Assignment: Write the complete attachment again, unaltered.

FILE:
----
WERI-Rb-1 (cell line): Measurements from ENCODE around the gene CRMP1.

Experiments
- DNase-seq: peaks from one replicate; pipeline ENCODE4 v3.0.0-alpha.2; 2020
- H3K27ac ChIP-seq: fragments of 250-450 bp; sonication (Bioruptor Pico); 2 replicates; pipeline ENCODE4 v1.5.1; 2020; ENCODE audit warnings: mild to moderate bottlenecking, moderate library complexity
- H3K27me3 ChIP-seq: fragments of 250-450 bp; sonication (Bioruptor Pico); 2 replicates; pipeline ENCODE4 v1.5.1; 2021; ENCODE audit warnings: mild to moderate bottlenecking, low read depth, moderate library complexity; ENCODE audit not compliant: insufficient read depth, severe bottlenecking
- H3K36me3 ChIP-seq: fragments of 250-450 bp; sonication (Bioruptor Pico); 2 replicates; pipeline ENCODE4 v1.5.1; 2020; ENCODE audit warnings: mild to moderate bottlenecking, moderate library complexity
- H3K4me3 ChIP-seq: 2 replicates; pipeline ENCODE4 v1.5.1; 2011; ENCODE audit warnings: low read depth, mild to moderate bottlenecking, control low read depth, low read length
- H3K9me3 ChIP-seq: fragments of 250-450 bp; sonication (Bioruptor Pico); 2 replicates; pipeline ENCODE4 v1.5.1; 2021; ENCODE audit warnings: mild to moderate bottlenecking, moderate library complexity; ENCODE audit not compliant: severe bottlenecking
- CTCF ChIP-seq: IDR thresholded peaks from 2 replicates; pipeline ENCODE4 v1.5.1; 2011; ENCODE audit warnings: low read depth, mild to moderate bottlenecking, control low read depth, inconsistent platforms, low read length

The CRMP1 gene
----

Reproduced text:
WERI-Rb-1 (cell line): Measurements from ENCODE around the gene CRMP1.

Experiments
- DNase-seq: peaks from one replicate; pipeline ENCODE4 v3.0.0-alpha.2; 2020
- H3K27ac ChIP-seq: fragments of 250-450 bp; sonication (Bioruptor Pico); 2 replicates; pipeline ENCODE4 v1.5.1; 2020; ENCODE audit warnings: mild to moderate bottlenecking, moderate library complexity
- H3K27me3 ChIP-seq: fragments of 250-450 bp; sonication (Bioruptor Pico); 2 replicates; pipeline ENCODE4 v1.5.1; 2021; ENCODE audit warnings: mild to moderate bottlenecking, low read depth, moderate library complexity; ENCODE audit not compliant: insufficient read depth, severe bottlenecking
- H3K36me3 ChIP-seq: fragments of 250-450 bp; sonication (Bioruptor Pico); 2 replicates; pipeline ENCODE4 v1.5.1; 2020; ENCODE audit warnings: mild to moderate bottlenecking, moderate library complexity
- H3K4me3 ChIP-seq: 2 replicates; pipeline ENCODE4 v1.5.1; 2011; ENCODE audit warnings: low read depth, mild to moderate bottlenecking, control low read depth, low read length
- H3K9me3 ChIP-seq: fragments of 250-450 bp; sonication (Bioruptor Pico); 2 replicates; pipeline ENCODE4 v1.5.1; 2021; ENCODE audit warnings: mild to moderate bottlenecking, moderate library complexity; ENCODE audit not compliant: severe bottlenecking
- CTCF ChIP-seq: IDR thresholded peaks from 2 replicates; pipeline ENCODE4 v1.5.1; 2011; ENCODE audit warnings: low read depth, mild to moderate bottlenecking, control low read depth, inconsistent platforms, low read length

The CRMP1 gene